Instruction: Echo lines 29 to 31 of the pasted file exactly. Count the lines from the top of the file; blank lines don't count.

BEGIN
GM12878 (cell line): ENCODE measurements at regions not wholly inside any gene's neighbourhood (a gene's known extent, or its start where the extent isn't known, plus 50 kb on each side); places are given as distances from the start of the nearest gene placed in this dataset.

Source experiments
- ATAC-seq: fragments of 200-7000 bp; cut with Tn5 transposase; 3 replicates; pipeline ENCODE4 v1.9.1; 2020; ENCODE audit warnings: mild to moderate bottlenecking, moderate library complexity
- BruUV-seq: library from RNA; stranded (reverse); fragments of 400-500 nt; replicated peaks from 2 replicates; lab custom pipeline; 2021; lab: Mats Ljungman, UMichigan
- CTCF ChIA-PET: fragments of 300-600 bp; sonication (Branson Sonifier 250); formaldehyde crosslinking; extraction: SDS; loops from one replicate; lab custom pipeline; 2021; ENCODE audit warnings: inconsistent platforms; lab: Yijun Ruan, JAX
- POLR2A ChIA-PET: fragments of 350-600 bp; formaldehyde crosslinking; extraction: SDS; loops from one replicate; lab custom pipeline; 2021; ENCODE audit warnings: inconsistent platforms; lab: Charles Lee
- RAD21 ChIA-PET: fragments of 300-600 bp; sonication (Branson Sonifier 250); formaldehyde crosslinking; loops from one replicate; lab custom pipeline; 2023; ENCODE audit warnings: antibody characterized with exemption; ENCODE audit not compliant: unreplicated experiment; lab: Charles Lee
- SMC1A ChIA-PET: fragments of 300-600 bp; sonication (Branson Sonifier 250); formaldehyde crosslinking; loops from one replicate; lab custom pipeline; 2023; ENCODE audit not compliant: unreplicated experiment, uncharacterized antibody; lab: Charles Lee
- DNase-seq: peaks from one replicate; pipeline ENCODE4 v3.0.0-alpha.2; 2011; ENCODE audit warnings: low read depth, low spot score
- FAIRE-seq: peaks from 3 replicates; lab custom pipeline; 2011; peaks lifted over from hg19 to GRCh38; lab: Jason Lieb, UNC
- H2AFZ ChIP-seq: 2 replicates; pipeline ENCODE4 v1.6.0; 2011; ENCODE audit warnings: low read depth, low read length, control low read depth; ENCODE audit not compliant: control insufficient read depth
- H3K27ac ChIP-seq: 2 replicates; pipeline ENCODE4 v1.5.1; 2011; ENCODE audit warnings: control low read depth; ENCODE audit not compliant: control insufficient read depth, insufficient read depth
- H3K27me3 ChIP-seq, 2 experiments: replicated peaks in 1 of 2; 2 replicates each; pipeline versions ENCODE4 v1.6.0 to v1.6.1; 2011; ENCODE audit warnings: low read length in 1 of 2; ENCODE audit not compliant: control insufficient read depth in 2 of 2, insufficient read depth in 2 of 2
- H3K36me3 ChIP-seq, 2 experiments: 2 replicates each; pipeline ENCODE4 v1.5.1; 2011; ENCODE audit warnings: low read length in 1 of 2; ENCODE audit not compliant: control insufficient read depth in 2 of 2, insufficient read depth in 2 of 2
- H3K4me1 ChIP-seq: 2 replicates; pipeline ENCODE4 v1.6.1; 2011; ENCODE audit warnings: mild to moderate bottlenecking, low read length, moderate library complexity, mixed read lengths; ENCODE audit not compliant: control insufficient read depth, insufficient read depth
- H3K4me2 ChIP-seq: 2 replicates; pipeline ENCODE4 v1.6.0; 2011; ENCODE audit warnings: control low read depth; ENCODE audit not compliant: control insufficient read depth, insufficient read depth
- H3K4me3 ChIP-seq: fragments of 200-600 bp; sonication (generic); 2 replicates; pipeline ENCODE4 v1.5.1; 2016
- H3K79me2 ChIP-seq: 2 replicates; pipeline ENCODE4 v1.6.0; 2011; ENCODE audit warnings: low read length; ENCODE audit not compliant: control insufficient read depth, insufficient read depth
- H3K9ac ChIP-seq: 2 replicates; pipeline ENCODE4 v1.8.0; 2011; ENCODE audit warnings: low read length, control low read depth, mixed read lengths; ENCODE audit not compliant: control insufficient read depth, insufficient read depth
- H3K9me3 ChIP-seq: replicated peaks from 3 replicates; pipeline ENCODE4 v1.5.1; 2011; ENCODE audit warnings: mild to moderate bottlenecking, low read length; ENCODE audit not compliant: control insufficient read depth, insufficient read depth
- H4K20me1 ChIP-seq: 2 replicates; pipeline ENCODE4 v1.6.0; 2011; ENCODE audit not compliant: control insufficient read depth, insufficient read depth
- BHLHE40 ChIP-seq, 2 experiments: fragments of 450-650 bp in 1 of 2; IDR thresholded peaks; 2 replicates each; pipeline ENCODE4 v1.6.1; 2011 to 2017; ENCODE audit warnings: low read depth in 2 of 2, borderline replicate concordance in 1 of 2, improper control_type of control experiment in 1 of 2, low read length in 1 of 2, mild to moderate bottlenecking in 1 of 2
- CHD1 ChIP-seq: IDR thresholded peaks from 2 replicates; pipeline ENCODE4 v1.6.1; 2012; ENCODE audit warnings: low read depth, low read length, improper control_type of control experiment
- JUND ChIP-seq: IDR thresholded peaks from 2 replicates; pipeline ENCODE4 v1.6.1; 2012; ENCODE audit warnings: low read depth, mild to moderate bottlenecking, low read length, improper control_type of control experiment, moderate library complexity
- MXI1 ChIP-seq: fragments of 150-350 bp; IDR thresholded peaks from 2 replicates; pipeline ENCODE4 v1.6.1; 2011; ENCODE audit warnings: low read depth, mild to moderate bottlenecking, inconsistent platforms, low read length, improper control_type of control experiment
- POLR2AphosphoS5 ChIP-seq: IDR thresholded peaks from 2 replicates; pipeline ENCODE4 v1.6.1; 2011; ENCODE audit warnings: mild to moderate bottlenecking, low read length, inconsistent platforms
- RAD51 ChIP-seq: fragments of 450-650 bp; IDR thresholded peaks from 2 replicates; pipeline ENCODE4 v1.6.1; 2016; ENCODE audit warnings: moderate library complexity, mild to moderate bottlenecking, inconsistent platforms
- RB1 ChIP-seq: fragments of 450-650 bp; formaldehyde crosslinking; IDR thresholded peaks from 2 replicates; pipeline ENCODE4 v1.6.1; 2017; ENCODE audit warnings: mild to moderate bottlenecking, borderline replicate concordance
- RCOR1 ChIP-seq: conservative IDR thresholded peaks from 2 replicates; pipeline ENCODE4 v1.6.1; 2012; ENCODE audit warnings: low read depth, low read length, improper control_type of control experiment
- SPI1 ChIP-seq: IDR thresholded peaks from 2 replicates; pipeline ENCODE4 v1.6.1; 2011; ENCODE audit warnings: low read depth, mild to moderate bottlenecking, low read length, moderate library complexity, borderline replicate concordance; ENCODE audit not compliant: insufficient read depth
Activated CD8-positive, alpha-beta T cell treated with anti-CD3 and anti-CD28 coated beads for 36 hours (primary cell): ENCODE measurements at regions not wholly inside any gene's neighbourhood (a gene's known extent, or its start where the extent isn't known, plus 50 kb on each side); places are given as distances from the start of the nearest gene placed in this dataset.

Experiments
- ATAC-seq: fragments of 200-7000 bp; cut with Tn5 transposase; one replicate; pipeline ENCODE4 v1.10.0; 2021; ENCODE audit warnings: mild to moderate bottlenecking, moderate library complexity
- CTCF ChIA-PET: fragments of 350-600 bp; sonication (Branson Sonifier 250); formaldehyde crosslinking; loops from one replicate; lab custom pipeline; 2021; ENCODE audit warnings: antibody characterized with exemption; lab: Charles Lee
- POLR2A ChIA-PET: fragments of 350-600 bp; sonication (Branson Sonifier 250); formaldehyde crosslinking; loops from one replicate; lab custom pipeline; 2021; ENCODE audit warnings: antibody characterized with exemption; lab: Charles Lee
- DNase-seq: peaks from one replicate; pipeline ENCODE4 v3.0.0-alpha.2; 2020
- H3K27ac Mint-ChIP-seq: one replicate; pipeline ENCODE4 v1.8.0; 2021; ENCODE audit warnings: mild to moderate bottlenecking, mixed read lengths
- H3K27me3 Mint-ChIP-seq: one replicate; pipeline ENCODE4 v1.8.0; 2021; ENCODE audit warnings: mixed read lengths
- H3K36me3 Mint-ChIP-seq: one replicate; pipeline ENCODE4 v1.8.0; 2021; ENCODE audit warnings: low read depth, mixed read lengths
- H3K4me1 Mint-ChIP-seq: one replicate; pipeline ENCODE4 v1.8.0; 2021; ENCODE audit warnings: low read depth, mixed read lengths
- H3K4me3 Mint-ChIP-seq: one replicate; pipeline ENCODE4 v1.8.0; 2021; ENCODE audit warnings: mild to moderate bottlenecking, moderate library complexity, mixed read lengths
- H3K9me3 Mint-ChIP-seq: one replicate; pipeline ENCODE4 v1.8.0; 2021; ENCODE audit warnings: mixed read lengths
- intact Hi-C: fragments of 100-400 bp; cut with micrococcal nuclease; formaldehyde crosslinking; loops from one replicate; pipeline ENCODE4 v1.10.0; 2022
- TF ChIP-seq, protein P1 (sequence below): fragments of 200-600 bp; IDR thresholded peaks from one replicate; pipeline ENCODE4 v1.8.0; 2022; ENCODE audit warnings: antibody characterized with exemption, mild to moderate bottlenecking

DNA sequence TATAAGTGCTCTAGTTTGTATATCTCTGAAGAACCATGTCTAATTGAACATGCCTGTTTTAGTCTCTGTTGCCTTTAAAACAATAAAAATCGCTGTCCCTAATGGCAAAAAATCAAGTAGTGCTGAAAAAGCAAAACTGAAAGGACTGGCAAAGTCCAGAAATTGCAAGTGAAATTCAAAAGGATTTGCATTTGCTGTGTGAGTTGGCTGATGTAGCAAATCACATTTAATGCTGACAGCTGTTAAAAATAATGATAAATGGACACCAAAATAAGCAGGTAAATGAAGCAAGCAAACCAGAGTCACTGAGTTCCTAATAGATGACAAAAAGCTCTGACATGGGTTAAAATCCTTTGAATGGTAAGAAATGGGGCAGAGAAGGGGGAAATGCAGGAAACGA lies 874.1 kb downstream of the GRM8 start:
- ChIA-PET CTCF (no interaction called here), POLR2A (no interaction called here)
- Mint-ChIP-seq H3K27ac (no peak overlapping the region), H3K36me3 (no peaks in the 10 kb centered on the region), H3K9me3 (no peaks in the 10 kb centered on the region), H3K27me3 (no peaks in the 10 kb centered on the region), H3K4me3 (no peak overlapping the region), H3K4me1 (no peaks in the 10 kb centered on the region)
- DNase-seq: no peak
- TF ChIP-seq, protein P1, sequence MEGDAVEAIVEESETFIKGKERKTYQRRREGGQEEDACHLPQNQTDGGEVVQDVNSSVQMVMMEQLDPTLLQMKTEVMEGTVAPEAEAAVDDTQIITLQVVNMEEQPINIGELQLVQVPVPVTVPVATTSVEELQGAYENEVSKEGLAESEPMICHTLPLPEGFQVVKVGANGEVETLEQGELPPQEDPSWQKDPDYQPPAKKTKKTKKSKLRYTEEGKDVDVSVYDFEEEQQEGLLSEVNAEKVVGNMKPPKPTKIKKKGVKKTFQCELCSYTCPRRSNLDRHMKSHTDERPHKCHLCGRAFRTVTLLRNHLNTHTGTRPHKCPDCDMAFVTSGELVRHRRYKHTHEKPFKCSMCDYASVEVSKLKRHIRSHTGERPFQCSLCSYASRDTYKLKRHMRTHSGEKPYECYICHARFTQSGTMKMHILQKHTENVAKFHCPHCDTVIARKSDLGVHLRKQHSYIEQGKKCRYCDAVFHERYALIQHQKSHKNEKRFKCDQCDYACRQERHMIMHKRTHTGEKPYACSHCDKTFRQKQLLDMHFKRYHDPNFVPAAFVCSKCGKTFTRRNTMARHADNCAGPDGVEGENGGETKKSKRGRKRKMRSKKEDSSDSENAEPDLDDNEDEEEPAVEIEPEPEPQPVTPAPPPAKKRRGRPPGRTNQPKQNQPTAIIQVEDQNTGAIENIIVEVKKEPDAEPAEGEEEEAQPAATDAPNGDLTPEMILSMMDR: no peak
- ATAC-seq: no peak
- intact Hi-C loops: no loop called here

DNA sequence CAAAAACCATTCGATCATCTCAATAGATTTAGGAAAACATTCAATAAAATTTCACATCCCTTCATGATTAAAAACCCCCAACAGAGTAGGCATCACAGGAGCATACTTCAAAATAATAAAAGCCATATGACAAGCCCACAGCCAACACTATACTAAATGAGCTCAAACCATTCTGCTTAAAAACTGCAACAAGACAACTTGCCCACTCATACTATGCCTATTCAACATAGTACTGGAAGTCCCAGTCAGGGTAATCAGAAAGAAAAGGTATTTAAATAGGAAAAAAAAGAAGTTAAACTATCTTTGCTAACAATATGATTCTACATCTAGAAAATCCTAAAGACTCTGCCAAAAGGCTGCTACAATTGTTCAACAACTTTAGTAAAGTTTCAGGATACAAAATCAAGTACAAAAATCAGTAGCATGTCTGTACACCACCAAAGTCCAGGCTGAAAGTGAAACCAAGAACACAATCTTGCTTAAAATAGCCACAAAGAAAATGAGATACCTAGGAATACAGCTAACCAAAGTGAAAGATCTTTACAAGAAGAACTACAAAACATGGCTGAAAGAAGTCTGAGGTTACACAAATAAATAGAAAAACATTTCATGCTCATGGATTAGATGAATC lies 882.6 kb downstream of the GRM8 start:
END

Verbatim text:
- RCOR1 ChIP-seq: conservative IDR thresholded peaks from 2 replicates; pipeline ENCODE4 v1.6.1; 2012; ENCODE audit warnings: low read depth, low read length, improper control_type of control experiment
- SPI1 ChIP-seq: IDR thresholded peaks from 2 replicates; pipeline ENCODE4 v1.6.1; 2011; ENCODE audit warnings: low read depth, mild to moderate bottlenecking, low read length, moderate library complexity, borderline replicate concordance; ENCODE audit not compliant: insufficient read depth
Activated CD8-positive, alpha-beta T cell treated with anti-CD3 and anti-CD28 coated beads for 36 hours (primary cell): ENCODE measurements at regions not wholly inside any gene's neighbourhood (a gene's known extent, or its start where the extent isn't known, plus 50 kb on each side); places are given as distances from the start of the nearest gene placed in this dataset.